What are Home Air Filters and What Do They Do?

At its core, an air filter is designed to remove impurities such as dust, pet dander, bacteria, and other particles from the air that flows through the system. Not only does this improve the air quality inside your home, but it also protects your HVAC system from potential damage. Air filters keep debris and air particles out of sensitive components, such as the duct system and the air handler. Debris will build up over time, creating a variety of problems, as well as polluting indoor air.

People living with allergies or other respiratory problems may benefit most from HEPA filters. A contractor needs to adjust these filters to fit your specific HVAC system. As the name suggests, UV filters use short-wave ultraviolet light to kill bacteria and viruses. When air passes through the HVAC unit, UV lamps disinfect it with germicidal radiation.

UV filters are excellent for killing microorganisms that could be hazardous to health, including mold spores. A potential danger of UV filters is that they can transform oxygen into ozone, which can be hazardous to health. Even low amounts of ozone can cause coughing and chest pain, while higher amounts of ozone can worsen existing respiratory diseases, such as asthma. While UV filters are great at removing bacteria and viruses, they aren't as efficient when it comes to protecting against contaminants such as dust. That's why they're often part of a larger filtration mechanism, including HEPA air filters.

Ultraviolet light is invisible to the human eye and bulbs usually need to be changed every year, depending on the make and model of the HVAC system. Using small cotton and paper fibers, electrostatic filters create static electricity that acts as a magnet for dust and other particles in the air. The magnetism is strong enough to prevent these particles from spreading throughout the house, making them one of the best options for those who need a filter that can combat allergens. An additional advantage for electrostatic filters is that they are available both disposable and reusable. When it's time to change the filters, you can decide whether to wash and reuse them or throw them away and buy new ones. While certain types of air filters come with reusable and disposable options, washable filters are an eco-friendly way to save money.

The starting price of this type of air filter for HVAC systems is high, but it should be considered as an investment that will last for many years. The starting price is likely all you'll have to pay, as you can simply wash and reuse the filter over and over again instead of buying a new one every few months. Washable filters need to be maintained well to ensure they work as they should. As one of the main types of air filters, they come with maintenance instructions that must be followed. It is very important to ensure that the filter is completely dry before reattaching it.

Even the slightest amount of moisture that remains can cause mold and mildew to form on the filter and expel them into the air you breathe. When it comes to air filters for HVAC systems, media filters can provide more benefits than standard filters with high MERV ratings. Media filters provide the same level of filtration as a high MERV filter, but do so without the negative consequences of airflow or static pressure. In contrast, media filters have a larger surface area, which successfully avoids significant static pressure and provides better filtration. Media filters are very easy to maintain and ideal for filtering bacteria and other small airborne contaminants. Filtered dirt seals in the filter, preventing it from being ejected back into your home.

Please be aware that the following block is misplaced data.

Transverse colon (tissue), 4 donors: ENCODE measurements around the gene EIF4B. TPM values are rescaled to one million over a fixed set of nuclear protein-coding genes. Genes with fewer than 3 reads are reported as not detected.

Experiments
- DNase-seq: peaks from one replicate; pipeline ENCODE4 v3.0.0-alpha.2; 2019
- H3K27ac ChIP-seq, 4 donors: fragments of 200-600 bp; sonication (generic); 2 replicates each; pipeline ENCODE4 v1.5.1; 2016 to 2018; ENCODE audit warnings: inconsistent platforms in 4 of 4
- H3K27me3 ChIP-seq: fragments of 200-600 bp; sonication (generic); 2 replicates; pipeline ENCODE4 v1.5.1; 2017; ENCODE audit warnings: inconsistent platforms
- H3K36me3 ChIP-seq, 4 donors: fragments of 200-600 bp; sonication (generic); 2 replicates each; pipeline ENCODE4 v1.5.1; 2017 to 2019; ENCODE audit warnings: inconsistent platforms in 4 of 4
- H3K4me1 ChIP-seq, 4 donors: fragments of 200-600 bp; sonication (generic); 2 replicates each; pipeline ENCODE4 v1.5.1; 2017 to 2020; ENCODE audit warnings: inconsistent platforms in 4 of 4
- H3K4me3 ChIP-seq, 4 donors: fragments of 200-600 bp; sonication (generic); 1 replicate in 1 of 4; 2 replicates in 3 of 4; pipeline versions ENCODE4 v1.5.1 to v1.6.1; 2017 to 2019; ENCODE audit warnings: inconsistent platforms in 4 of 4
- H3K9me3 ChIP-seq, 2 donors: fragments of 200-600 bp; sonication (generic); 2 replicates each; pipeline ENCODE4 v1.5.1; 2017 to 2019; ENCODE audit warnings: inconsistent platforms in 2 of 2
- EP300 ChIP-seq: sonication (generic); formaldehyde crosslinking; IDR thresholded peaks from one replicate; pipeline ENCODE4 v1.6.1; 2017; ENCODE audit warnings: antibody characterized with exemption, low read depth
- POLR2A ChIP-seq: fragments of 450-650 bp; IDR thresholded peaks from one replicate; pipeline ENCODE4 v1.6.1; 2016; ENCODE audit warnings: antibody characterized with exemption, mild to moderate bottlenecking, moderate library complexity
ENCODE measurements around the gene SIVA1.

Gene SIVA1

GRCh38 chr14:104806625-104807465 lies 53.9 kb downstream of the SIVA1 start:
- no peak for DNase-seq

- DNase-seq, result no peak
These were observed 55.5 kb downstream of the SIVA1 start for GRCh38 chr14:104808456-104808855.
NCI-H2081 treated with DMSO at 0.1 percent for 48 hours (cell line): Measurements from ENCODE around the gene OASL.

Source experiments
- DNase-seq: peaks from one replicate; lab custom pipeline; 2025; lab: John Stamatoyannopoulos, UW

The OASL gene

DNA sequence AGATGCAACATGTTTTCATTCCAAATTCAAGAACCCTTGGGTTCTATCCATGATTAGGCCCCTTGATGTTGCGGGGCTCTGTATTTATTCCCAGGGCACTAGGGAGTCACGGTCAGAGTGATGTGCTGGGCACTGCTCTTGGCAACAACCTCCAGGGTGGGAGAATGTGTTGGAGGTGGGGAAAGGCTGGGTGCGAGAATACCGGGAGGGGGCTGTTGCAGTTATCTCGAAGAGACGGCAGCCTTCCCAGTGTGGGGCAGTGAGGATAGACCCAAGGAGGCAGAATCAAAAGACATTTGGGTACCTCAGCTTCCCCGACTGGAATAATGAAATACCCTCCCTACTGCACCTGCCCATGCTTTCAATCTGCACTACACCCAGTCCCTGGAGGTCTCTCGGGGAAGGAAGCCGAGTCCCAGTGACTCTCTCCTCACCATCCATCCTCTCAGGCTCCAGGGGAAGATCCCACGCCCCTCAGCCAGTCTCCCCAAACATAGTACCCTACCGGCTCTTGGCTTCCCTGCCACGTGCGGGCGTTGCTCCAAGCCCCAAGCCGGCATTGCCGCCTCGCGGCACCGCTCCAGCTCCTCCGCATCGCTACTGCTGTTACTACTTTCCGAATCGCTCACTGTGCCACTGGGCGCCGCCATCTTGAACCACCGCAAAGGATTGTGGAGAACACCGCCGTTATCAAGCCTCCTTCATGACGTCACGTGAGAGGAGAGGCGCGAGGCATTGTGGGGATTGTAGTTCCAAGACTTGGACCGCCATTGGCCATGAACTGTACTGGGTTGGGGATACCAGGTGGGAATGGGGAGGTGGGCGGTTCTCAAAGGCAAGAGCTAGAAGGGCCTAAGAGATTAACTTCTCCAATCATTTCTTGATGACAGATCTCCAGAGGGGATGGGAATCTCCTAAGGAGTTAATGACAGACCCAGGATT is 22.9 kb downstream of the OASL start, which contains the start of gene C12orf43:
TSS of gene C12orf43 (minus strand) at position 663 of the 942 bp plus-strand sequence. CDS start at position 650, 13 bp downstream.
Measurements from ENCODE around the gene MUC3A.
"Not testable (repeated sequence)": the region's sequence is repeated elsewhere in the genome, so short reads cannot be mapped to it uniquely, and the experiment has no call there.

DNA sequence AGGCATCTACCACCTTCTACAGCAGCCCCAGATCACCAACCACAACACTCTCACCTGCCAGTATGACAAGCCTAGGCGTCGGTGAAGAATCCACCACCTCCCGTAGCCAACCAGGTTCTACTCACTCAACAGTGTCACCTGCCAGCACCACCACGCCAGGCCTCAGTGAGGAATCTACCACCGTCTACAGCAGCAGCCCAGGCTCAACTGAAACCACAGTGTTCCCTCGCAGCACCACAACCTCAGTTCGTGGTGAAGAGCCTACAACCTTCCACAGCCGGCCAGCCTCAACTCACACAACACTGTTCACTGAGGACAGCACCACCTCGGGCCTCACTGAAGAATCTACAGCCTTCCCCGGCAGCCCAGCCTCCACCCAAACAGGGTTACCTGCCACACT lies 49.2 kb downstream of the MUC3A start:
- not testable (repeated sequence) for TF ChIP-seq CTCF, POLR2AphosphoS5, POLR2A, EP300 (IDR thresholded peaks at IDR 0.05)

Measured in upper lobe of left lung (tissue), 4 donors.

Media filters are also robust and cost-effective, so they need to be changed as infrequently as once or twice a year. In general, filters will be 1 inch thick for common systems and 5 inches thick for larger HVAC systems. The total filter size can range from a combination of height and length of 10 inches by 10 inches to 30 inches by 30 inches. In most homes, there is only one air filter. If you have a larger house with more than one unit, there will be a filter for each. The air filters are located behind a grille located near the air handler.

Air filters are a central but often underappreciated part of a central HVAC system. They don't just filter out bits of pollen and dust that would otherwise circulate around the house, reducing indoor air quality; they also provide a first line of defense against larger objects such as pieces of loose insulation that enter the system where they could cause damage or present a fire hazard. But if you don't change your air filter regularly, it can turn against you; clogged air filters are the number one cause of HVAC system failures. Portable air filters and HVAC filters can reduce indoor air pollution; however, they cannot remove all air pollutants. So what are air filters good for? What does an air filter do in your home once it's installed? The purpose of the main air cleaner is to clean the indoor air to make it healthier to breathe. Now that you know the importance of replacing air filters on a regular schedule, it's time to check and see if they need to be replaced today. Here's a brief introduction to air filters and why these seemingly minor components are so important to your home's heating and cooling systems: if you don't have adequate ventilation and air filters for purification, contaminants can build up inside. The following publications provide information on portable air filters and heating and air conditioning filters that are commonly used in homes: portable air purifiers (also known as air purifiers or air sanitizers) are designed to filter the air in an individual room or area. Let's take a look at each type of filter and its features to narrow down the types that best suit your needs.